Thoughts from an exchange student

Written by Paige Oschwald

Have you ever wondered what student life is like outside the United States? Over the past years, Springfield High has had the opportunity to host foreign exchange students from all over the globe. This year, the school welcomed students from Italy, including one such Italian, Giorgia Greggio. To find out a little bit more about Italian life, Giorgia graciously accepted questioning and an interview was conducted. Giorgia answered the following: 

  1. Where are you from? How long will you be staying in the United States? 
    1. “I come from a small town in the North of Italy and I’m staying here for the full school year, until the end of May.” 
  2. What are the biggest differences between the United States and Italy? 
    1. “The biggest differences are for sure school, people and community in general. The atmosphere is so different.” 
  3. What is one goofy thing you have experienced unique to the United States? 
    1. “The most goofy thing I’ve experiences is the football game. Since I’ve never been to one before school here, it was really strange. It is also one of the best experiences I’ve ever done.” 
  4. What is your favorite subject in America so far? Why? 
    1. “My favorite subject here so far is sociology with Mr. Wharton. I’ve always been fascinated by society. I took the chance here to try it, and I love it.” 
  5. What is your least favorite subject? Why? 
    1. “My least favorite class here so far is American Government. The reason is that it’s really complicated and sometimes things don’t really make sense to me. But I’m glad I have Mr. Meyers as a teacher, because he makes it fun and is always open to explain everything again.” 
  6. How many languages do you speak? What are they? 
    1. “I actually speak four languages, some better than others. I speak Italian, English, German and Spanish.” 
  7. What is your favorite place you have visited in the United States? 
    1. Illinois State Capitol (since the exchange year). 
    2. New York (ever). 
  8. Have you ever been to the U.S. prior to your exchange year? 
    1. “Yes. I’ve been in the USA twice before this exchange year: once in New York and once in Los Angeles.” 
  9. Have you run into any language barriers since staying here? 
    1. “Yes. The most difficult language barrier I’ve run into is understanding some slang, abbreviations and words I’ve never heard. An example can be “supper.” I’ve understood it means dinner; after hearing a conversation it was easy to understand the meaning without knowing the word.”
  10. What is your opinion of the food here? 
    1. “Actually, I’ve always loved typical American food and I’m happy to try different ones while I’m here. Even your American versions of other food are actually better than what I expected. Surely, it is different from what I’m used to, but it is good.”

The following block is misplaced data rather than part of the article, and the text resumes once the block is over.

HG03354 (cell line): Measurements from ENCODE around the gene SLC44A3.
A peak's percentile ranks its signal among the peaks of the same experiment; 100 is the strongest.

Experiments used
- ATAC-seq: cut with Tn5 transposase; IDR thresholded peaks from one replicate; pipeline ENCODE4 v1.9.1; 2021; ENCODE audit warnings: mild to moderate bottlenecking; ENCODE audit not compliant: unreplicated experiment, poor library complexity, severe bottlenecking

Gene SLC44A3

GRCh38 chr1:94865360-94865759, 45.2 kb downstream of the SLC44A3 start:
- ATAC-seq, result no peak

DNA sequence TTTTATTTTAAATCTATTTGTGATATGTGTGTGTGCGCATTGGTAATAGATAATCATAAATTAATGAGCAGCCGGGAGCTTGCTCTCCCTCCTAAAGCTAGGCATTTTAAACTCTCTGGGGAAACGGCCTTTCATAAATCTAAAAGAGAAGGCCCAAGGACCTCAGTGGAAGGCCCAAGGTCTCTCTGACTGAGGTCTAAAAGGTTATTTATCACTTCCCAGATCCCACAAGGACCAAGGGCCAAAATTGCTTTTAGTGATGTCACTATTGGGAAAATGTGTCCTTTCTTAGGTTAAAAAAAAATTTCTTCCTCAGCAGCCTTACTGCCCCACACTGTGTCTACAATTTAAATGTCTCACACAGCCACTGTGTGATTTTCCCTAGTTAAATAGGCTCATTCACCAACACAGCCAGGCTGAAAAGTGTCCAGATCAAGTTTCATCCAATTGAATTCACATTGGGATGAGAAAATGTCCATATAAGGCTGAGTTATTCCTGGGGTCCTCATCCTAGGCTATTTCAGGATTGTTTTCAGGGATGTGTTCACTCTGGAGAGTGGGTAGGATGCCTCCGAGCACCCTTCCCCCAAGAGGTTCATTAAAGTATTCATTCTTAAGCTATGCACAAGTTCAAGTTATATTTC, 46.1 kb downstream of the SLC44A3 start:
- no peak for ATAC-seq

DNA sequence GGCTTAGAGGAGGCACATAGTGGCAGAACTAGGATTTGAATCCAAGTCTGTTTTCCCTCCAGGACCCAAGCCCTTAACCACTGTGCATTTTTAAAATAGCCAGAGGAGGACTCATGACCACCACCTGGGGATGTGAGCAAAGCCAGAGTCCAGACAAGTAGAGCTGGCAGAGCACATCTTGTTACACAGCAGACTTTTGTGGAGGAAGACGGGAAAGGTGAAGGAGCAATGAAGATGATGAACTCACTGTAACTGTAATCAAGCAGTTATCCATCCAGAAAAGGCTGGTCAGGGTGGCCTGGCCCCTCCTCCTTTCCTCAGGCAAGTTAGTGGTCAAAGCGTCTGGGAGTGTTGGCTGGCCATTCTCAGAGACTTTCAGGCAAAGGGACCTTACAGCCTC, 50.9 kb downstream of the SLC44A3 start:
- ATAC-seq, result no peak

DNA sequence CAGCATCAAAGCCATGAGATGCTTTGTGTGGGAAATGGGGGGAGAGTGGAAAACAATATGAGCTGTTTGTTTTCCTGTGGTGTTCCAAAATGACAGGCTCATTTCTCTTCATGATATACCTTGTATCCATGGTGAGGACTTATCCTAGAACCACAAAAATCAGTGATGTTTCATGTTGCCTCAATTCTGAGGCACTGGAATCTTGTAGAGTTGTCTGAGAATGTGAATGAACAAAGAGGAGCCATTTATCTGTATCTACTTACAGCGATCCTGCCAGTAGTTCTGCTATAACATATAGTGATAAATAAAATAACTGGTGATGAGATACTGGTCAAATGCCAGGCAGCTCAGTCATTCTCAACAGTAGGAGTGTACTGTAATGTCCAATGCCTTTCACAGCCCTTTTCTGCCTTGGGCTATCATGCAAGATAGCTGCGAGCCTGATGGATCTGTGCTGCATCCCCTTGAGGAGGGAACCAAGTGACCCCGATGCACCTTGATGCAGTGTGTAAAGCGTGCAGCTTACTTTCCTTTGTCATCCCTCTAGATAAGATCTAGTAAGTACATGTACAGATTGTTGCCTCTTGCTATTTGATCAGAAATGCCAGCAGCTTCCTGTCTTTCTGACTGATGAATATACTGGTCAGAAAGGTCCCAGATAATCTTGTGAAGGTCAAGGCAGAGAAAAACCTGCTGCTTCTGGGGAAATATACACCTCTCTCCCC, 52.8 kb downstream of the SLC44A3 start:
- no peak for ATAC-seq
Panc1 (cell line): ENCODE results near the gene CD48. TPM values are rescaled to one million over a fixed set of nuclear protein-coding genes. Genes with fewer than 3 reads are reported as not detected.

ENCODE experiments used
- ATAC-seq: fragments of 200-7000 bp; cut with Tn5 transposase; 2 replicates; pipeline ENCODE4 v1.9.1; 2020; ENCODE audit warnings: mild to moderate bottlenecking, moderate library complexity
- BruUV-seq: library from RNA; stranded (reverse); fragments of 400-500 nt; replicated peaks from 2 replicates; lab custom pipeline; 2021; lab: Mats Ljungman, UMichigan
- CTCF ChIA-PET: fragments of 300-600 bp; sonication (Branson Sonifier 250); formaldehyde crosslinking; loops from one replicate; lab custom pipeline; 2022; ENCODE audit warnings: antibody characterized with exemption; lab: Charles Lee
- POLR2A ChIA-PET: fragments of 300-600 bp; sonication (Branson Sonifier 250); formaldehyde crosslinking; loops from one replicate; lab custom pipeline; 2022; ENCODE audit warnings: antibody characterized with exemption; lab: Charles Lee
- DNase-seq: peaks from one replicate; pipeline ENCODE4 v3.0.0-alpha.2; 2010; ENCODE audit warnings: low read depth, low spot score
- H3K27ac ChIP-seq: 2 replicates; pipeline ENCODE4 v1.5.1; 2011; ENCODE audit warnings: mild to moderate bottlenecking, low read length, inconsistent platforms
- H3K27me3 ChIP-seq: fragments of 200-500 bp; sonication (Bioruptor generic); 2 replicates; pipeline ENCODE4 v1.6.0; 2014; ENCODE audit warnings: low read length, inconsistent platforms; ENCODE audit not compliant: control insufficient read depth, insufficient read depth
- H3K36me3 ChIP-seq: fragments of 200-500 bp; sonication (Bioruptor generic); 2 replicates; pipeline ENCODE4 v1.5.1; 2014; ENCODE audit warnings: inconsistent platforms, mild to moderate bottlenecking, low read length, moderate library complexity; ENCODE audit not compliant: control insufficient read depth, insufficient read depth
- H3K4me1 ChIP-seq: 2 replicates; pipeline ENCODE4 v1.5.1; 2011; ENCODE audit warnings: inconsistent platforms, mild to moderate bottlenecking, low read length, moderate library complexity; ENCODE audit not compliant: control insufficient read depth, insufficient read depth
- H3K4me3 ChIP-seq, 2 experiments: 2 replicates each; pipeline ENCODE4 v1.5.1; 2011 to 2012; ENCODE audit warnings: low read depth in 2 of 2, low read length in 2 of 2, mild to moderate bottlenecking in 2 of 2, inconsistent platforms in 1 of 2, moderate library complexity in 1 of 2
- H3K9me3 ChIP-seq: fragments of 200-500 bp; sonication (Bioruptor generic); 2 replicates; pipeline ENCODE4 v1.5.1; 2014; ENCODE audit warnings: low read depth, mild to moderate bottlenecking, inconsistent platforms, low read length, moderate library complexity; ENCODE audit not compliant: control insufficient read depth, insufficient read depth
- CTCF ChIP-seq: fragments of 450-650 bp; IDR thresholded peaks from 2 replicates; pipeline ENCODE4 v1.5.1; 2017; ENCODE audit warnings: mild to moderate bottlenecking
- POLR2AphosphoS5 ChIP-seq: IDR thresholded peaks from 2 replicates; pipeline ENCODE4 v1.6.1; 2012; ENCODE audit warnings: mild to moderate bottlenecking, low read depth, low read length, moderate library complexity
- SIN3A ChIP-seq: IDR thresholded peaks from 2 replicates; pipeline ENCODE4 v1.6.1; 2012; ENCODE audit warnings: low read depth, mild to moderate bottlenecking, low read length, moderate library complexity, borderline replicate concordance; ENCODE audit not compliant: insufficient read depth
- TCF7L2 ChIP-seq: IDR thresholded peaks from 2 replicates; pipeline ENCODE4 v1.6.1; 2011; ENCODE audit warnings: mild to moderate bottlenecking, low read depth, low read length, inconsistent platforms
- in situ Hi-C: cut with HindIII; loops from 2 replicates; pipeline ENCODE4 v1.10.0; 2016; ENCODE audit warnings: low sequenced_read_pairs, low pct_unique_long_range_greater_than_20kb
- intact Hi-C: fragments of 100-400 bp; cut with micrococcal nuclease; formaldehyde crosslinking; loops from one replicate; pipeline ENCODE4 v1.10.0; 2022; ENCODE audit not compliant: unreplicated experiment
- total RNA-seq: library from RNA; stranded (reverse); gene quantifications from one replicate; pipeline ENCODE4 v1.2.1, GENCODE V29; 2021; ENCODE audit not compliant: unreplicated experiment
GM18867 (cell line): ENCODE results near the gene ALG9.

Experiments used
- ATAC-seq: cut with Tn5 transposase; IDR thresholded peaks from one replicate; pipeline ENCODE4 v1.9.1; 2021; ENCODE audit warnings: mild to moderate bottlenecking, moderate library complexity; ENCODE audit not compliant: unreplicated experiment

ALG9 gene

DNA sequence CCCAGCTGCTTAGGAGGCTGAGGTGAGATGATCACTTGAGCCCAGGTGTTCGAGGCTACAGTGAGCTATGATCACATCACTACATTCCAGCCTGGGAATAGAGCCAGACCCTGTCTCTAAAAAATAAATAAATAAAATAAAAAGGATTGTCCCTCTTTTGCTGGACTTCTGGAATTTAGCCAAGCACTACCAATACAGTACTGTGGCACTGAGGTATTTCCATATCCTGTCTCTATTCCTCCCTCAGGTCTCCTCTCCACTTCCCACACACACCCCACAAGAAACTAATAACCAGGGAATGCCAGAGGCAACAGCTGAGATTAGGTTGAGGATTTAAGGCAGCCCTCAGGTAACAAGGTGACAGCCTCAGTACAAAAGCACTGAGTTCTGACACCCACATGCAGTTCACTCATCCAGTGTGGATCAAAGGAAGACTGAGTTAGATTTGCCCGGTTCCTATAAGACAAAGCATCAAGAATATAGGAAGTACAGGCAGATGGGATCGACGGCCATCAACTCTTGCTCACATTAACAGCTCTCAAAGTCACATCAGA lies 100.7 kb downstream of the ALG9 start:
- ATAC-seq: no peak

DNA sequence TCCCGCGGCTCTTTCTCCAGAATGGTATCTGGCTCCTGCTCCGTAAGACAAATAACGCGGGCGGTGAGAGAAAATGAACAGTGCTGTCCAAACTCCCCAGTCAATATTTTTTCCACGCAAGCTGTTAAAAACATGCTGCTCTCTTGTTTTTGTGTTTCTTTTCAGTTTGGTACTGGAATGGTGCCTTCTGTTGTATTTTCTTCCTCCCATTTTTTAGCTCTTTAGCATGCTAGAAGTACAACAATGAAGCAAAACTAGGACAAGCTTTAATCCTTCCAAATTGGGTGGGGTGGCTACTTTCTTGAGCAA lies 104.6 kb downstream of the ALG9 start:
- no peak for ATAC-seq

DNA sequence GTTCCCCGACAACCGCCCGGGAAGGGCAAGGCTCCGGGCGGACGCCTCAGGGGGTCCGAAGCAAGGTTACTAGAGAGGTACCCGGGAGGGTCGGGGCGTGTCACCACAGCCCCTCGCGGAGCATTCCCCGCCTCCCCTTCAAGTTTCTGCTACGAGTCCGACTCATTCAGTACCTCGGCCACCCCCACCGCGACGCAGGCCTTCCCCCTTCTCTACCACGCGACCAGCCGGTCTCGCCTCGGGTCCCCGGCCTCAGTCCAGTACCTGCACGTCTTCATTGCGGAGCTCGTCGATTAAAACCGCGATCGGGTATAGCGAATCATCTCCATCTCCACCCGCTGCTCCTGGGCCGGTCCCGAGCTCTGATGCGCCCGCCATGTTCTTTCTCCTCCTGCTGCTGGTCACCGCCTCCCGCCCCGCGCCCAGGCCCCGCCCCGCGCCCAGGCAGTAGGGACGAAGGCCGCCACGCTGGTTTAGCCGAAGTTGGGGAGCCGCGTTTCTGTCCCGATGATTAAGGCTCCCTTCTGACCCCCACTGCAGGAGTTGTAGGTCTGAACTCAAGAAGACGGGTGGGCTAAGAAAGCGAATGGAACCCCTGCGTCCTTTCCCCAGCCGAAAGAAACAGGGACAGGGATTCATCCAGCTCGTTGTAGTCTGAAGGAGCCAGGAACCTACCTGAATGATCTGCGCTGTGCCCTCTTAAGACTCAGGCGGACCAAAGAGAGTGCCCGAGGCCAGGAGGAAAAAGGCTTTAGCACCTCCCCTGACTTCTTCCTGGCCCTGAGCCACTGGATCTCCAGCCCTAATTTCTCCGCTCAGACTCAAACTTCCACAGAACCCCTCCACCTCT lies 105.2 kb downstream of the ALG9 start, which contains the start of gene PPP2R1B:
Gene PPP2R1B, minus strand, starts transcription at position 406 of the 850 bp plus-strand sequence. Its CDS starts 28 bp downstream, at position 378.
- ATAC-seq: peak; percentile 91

11. What is school like in Italy? How does Italian school differ from an American education? 
    1. “Italian school is a lot more difficult than American school, in my opinion. They differ in many ways. The biggest differences are: in Italy teachers change classrooms every hour, while students belong to a class every year and they never change. Italian high school lasts for five years. In Italy, there are different types of high school, depending on the level of actual studying. They offer different courses and subjects in order to prepare the student to be ready for a specific university with a more focused preparation on certain subjects. When students are choosing a high school, they should already have an idea of what to do after, in order to choose the best preparation. This ends in choosing a school with certain subjects already included and the student doesn’t decide them.” 
  12. Do you participate in any sports here? How do sports here differ from Italian sports? 
    1. “Yes, here I’ve just finished the girls’ tennis season and it doesn’t really differ a lot from Italy. The only difference with sports is they’re not connected to the school, because schools don’t offer extracurricular activities. If you want to participate in a sport, you must go to private clubs or teams.” 
  13. Would you consider returning to the United States when your exchange year is over? 
    1. “For sure! I’m already in love with Springfield because I believe it is a different American reality and the lovely people I’ve met so far.” 
  14. Would you recommend the exchange program to other students? 
    1. “Yes, for sure! An exchange year is the best thing I’ve ever chosen to do in my life.”

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